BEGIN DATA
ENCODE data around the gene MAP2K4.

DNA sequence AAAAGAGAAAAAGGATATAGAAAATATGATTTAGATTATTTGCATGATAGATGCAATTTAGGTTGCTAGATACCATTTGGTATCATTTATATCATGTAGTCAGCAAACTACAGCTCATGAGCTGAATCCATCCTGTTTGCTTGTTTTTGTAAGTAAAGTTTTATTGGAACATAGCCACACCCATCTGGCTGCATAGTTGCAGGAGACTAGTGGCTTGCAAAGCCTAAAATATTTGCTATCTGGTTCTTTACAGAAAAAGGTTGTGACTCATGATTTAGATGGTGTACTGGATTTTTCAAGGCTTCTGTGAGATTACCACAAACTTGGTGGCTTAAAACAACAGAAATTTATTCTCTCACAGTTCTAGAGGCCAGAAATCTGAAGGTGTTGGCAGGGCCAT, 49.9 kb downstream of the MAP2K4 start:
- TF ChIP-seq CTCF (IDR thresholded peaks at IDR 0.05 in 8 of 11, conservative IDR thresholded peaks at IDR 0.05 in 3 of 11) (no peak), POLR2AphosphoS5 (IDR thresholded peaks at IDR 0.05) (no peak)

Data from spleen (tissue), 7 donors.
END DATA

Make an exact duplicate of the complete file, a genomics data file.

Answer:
ENCODE data around the gene MAP2K4.

DNA sequence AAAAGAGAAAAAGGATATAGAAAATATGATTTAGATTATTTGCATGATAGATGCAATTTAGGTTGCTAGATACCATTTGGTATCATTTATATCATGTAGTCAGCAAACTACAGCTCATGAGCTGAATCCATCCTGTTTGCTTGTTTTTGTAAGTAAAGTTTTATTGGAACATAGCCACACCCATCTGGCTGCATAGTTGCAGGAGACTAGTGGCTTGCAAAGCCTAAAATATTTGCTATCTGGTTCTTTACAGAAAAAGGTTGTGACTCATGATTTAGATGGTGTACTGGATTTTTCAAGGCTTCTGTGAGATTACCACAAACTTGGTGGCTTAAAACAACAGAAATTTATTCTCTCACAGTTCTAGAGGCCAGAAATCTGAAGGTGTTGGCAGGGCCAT, 49.9 kb downstream of the MAP2K4 start:
- TF ChIP-seq CTCF (IDR thresholded peaks at IDR 0.05 in 8 of 11, conservative IDR thresholded peaks at IDR 0.05 in 3 of 11) (no peak), POLR2AphosphoS5 (IDR thresholded peaks at IDR 0.05) (no peak)

Data from spleen (tissue), 7 donors.